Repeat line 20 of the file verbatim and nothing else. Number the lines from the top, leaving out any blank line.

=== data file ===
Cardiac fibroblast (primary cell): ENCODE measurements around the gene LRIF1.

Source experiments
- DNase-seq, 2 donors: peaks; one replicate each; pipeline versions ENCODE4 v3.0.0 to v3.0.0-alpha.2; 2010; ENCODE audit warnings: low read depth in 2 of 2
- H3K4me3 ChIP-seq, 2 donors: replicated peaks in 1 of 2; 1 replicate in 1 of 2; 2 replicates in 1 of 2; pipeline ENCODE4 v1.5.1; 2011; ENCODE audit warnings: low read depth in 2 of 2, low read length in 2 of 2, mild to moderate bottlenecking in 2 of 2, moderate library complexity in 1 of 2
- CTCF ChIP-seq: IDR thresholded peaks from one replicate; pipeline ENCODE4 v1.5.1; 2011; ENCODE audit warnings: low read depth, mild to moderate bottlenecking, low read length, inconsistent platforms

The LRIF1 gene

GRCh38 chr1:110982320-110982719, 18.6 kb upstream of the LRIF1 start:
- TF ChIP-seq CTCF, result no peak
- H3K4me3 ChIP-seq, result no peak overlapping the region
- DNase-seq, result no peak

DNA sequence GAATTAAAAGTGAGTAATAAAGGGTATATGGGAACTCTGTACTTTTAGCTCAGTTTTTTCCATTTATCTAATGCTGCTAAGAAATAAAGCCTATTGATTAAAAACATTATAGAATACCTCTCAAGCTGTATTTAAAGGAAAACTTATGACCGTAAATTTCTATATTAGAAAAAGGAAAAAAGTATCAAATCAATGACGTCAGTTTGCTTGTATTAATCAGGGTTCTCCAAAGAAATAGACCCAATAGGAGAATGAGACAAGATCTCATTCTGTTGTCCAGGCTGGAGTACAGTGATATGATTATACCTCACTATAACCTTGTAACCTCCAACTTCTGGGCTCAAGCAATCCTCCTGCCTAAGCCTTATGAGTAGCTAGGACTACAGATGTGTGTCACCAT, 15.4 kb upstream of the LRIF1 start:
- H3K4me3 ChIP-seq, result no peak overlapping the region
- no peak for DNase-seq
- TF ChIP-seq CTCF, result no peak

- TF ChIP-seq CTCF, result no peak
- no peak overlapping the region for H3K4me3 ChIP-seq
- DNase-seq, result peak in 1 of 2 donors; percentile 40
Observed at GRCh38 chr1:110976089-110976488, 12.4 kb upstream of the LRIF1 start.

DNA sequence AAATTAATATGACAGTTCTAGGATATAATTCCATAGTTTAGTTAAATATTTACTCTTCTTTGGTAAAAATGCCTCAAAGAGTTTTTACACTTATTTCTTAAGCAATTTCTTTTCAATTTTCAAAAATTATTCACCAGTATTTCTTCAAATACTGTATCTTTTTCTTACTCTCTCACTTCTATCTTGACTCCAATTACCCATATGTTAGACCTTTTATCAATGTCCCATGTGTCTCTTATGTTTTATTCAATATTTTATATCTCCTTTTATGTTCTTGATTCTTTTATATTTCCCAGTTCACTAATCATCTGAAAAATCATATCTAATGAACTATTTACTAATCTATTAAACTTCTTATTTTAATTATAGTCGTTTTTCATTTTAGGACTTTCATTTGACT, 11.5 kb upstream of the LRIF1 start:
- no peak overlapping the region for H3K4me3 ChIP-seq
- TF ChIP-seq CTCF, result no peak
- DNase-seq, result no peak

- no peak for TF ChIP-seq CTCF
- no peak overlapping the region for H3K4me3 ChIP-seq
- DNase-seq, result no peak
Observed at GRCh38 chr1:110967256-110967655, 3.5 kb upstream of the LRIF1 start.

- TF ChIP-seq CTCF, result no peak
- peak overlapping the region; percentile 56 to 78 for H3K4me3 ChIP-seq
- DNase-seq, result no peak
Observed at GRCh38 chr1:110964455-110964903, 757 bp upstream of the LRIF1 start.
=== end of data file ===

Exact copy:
- no peak overlapping the region for H3K4me3 ChIP-seq